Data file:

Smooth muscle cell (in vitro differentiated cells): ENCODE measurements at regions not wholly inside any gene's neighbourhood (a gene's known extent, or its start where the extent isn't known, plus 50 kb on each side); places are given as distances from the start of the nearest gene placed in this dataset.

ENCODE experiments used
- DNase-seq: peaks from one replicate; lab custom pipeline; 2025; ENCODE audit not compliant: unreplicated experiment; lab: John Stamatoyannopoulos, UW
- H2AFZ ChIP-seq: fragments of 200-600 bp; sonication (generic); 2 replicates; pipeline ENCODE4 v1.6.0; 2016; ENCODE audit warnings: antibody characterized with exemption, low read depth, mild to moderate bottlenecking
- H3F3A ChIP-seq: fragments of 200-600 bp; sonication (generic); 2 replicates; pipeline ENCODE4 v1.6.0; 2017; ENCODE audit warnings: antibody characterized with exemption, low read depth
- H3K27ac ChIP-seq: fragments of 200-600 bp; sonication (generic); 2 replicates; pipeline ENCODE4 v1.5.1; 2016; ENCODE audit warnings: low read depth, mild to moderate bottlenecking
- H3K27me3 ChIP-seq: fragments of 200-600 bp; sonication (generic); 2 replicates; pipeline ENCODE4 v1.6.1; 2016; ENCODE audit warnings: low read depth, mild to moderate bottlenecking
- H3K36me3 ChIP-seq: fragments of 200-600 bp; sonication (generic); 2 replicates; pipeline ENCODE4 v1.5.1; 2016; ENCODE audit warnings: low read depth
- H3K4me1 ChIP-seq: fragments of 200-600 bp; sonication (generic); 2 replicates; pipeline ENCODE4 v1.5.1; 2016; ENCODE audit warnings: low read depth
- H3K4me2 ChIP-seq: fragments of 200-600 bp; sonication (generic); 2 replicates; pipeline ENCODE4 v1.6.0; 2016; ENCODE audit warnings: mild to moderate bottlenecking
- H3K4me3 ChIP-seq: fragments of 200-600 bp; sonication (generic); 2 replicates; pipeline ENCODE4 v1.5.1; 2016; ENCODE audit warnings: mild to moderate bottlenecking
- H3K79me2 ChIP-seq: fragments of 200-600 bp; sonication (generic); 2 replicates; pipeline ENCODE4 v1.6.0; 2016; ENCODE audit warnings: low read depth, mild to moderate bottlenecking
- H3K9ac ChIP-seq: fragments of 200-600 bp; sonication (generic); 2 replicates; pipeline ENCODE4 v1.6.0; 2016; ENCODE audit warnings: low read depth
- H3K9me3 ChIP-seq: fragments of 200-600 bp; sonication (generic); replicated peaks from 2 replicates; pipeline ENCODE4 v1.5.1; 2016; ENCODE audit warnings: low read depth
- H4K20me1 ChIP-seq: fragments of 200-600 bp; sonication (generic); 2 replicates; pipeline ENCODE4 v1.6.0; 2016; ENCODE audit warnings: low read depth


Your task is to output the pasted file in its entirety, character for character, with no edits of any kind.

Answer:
Smooth muscle cell (in vitro differentiated cells): ENCODE measurements at regions not wholly inside any gene's neighbourhood (a gene's known extent, or its start where the extent isn't known, plus 50 kb on each side); places are given as distances from the start of the nearest gene placed in this dataset.

ENCODE experiments used
- DNase-seq: peaks from one replicate; lab custom pipeline; 2025; ENCODE audit not compliant: unreplicated experiment; lab: John Stamatoyannopoulos, UW
- H2AFZ ChIP-seq: fragments of 200-600 bp; sonication (generic); 2 replicates; pipeline ENCODE4 v1.6.0; 2016; ENCODE audit warnings: antibody characterized with exemption, low read depth, mild to moderate bottlenecking
- H3F3A ChIP-seq: fragments of 200-600 bp; sonication (generic); 2 replicates; pipeline ENCODE4 v1.6.0; 2017; ENCODE audit warnings: antibody characterized with exemption, low read depth
- H3K27ac ChIP-seq: fragments of 200-600 bp; sonication (generic); 2 replicates; pipeline ENCODE4 v1.5.1; 2016; ENCODE audit warnings: low read depth, mild to moderate bottlenecking
- H3K27me3 ChIP-seq: fragments of 200-600 bp; sonication (generic); 2 replicates; pipeline ENCODE4 v1.6.1; 2016; ENCODE audit warnings: low read depth, mild to moderate bottlenecking
- H3K36me3 ChIP-seq: fragments of 200-600 bp; sonication (generic); 2 replicates; pipeline ENCODE4 v1.5.1; 2016; ENCODE audit warnings: low read depth
- H3K4me1 ChIP-seq: fragments of 200-600 bp; sonication (generic); 2 replicates; pipeline ENCODE4 v1.5.1; 2016; ENCODE audit warnings: low read depth
- H3K4me2 ChIP-seq: fragments of 200-600 bp; sonication (generic); 2 replicates; pipeline ENCODE4 v1.6.0; 2016; ENCODE audit warnings: mild to moderate bottlenecking
- H3K4me3 ChIP-seq: fragments of 200-600 bp; sonication (generic); 2 replicates; pipeline ENCODE4 v1.5.1; 2016; ENCODE audit warnings: mild to moderate bottlenecking
- H3K79me2 ChIP-seq: fragments of 200-600 bp; sonication (generic); 2 replicates; pipeline ENCODE4 v1.6.0; 2016; ENCODE audit warnings: low read depth, mild to moderate bottlenecking
- H3K9ac ChIP-seq: fragments of 200-600 bp; sonication (generic); 2 replicates; pipeline ENCODE4 v1.6.0; 2016; ENCODE audit warnings: low read depth
- H3K9me3 ChIP-seq: fragments of 200-600 bp; sonication (generic); replicated peaks from 2 replicates; pipeline ENCODE4 v1.5.1; 2016; ENCODE audit warnings: low read depth
- H4K20me1 ChIP-seq: fragments of 200-600 bp; sonication (generic); 2 replicates; pipeline ENCODE4 v1.6.0; 2016; ENCODE audit warnings: low read depth